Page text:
When I was an elementary school student in Southern California and discovering for myself which books I enjoyed, I often gravitated towards biographies. Some of my favorites were biographies on Helen Keller, Annie Sullivan, Harry Houdini, and Harriet Tubman. I still remember the covers of each of those books, all of which were worn with use. (In fact, the Helen Keller biography still sits in the bookcase next to me, as do many other childhood favorites.)
I mention this because I know that Terrible Typhoid Mary, by Susan Campbell Bartoletti, would’ve been added to the group. It’s exactly the kind of biography I would’ve read again and again. Not only is it a fascinating true story, but it’s also extremely thorough, and written so well that everyone involved is brought to life. The reader is immersed in colorful descriptions and an interesting cast of characters, who just happen to be real people. (Dr. S. Josephine Baker, one of the first female doctors in the United States, is also prominently featured.) We can just imagine the increasing rage building on Mary Mallon‘s face when Health Department employee, George Soper, finally tracked her down and tried to explain that she was a carrier of Typhoid and was making others ill. We can also imagine the scene where she chased him–and others after him–out of her kitchen with knives and a few choice words.
Mary Mallon’s story is captivating for many reasons and the author covers them all. As the first “healthy carrier” discovered (but not the last,) many important human rights issues are brought to the surface. Did the government have the right to arrest and quarantine Mary when, technically, she had not broken any laws? Did it have the right to insist that Mary give samples of her blood and bodily waste? Were Mary’s stubbornness and violent temper the reasons she was singled out and forced into decades of isolation? Could her situation have been avoided?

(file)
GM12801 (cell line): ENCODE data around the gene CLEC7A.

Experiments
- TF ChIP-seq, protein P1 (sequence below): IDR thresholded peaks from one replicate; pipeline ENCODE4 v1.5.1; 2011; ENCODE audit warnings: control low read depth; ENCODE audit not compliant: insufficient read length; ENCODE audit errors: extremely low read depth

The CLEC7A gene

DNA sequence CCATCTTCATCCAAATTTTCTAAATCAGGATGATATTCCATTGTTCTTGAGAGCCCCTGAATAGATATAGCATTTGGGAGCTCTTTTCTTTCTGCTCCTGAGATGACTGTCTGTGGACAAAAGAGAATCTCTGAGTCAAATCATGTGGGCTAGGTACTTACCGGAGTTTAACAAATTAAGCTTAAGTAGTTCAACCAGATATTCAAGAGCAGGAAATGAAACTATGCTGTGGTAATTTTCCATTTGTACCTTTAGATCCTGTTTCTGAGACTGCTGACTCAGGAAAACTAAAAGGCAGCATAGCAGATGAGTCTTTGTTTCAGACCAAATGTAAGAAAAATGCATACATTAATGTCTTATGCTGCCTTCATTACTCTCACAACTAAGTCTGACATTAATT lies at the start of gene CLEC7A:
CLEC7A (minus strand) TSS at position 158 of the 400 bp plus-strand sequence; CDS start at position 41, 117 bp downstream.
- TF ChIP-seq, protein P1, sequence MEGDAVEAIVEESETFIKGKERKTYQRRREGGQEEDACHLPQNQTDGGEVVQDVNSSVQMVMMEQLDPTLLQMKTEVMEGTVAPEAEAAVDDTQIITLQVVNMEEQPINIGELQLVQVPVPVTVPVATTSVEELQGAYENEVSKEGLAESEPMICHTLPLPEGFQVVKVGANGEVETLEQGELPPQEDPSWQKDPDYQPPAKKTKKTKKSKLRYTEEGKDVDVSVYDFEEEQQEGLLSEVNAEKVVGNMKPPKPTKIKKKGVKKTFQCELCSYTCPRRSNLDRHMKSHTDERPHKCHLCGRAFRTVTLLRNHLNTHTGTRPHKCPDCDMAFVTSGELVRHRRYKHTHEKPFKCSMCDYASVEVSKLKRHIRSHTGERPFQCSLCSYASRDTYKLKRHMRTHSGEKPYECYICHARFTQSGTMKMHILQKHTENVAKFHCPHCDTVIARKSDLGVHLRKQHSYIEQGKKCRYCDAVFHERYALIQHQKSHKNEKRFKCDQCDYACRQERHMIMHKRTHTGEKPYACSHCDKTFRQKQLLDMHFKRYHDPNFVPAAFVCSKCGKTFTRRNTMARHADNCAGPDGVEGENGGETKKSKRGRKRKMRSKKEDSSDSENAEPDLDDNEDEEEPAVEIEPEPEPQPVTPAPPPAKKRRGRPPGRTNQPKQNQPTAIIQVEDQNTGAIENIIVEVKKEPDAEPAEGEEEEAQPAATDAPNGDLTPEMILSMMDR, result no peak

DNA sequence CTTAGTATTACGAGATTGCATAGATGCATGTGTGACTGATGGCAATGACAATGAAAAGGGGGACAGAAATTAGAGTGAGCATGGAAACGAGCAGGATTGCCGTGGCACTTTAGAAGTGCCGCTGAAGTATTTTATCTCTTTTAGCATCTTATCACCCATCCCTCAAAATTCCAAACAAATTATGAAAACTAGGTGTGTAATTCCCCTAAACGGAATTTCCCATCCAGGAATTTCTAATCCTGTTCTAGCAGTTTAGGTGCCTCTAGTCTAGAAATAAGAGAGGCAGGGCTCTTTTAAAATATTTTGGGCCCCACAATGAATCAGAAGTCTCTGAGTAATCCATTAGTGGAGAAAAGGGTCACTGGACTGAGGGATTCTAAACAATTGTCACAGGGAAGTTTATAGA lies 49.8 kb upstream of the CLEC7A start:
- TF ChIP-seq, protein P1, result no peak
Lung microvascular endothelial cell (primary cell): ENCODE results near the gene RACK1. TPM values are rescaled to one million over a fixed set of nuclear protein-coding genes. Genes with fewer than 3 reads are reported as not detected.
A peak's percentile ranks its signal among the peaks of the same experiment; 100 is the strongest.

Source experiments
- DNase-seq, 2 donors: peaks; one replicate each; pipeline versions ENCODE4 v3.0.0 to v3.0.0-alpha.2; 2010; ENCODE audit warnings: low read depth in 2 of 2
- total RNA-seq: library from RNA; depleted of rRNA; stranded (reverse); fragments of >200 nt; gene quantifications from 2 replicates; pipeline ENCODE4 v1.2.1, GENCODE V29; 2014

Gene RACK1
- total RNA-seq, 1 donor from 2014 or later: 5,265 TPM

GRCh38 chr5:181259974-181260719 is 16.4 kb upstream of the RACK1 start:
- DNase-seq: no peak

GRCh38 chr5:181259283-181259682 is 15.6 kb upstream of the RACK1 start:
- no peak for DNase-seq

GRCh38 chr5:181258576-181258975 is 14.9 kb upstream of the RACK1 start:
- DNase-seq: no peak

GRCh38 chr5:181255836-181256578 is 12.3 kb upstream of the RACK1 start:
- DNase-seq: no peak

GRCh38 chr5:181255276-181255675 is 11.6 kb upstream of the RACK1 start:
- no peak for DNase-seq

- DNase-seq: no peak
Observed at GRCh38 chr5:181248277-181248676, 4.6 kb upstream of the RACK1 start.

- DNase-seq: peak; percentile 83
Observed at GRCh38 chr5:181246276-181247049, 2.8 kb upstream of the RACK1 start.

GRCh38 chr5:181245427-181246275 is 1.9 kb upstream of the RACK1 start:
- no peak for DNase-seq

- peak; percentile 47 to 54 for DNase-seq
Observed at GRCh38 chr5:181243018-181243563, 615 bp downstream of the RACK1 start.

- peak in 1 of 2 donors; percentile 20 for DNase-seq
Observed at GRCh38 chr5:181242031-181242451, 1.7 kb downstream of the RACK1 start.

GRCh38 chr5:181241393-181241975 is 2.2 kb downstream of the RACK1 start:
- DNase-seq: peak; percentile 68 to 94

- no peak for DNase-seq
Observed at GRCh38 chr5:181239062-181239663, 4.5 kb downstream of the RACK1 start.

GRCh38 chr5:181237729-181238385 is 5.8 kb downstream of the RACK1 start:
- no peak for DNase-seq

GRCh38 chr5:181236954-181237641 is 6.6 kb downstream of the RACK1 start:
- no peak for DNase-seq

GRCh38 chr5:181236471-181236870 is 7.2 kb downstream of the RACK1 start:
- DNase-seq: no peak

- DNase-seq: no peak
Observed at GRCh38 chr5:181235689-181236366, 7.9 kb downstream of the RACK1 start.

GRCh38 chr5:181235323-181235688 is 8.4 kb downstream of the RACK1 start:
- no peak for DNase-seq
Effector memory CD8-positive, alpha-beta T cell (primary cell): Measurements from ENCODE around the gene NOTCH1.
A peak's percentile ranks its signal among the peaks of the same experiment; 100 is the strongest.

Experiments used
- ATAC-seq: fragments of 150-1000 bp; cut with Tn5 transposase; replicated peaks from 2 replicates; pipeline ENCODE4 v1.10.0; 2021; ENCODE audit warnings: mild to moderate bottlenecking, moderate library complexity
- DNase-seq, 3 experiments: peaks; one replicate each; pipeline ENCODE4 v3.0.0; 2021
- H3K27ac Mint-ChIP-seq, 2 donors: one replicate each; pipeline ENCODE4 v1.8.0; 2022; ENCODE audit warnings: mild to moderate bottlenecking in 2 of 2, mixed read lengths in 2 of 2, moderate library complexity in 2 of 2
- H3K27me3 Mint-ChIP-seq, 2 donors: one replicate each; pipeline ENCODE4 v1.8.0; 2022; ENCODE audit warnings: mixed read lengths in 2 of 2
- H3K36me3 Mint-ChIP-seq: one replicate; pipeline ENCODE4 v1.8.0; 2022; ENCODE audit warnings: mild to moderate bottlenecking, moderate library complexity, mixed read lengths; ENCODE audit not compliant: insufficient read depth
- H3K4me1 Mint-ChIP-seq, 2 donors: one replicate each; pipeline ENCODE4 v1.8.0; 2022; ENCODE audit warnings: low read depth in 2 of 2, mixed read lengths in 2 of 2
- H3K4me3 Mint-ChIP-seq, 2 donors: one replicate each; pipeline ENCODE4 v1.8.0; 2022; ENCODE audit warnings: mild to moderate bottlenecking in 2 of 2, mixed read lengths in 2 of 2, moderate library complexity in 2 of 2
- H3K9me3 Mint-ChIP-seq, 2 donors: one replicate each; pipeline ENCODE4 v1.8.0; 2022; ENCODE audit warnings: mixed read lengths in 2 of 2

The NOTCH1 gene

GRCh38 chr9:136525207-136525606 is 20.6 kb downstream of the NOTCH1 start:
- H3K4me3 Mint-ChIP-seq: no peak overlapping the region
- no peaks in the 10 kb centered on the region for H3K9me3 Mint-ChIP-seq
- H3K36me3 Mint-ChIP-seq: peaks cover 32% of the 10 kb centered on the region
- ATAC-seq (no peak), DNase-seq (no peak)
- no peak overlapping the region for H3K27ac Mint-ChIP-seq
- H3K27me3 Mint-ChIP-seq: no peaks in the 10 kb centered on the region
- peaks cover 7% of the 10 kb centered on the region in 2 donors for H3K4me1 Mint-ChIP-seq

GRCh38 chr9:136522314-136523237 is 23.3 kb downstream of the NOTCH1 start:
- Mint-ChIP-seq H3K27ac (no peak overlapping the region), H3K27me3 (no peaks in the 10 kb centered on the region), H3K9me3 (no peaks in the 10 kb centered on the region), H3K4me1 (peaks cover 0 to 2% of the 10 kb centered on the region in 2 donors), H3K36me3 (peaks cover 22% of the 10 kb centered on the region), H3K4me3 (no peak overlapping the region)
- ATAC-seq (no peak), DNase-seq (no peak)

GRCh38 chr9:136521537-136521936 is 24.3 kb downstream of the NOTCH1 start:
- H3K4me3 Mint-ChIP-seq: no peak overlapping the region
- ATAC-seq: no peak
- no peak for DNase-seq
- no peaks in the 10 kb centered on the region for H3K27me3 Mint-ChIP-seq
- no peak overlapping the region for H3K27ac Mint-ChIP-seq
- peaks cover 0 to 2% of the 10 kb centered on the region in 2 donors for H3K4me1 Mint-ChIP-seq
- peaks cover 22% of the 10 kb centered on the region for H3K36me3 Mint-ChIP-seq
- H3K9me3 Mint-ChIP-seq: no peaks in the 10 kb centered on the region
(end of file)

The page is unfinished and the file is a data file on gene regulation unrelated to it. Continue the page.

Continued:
The historical period of this real-life drama created other dilemmas. There were hoards of new immigrants flooding into New York City at the time. Sanitation was becoming more of a challenge as population increased. Indoor plumbing, daily baths, and sewers were not yet the norm. The idea that microscopic germs cause disease was also extremely new. (Vaccinations were even newer.) Germ theory was a difficult concept to explain and a source of skepticism among the masses. And Mary Mallon, a proud, hard-working Irish immigrant who worked her way up the domestic ladder to become a cook for elite families, refused to hear that she wasn’t clean and that she had infected the households who ate her meals. But where do her rights begin and end? Doesn’t the Health Department have a responsibility to stop the spread of disease and prevent an epidemic?
Adults, young adults, and elementary school children will enjoy Terrible Typhoid Mary. It’s the perfect marriage of writer and subject. Teachers and home-school parents will also appreciate the author’s comprehensive bibliography, a terrific example of citing primary and secondary sources that could even be used in a separate lesson. As a biography for school-age readers, this one is as good as it gets.
A well-deserved 10/10 Stars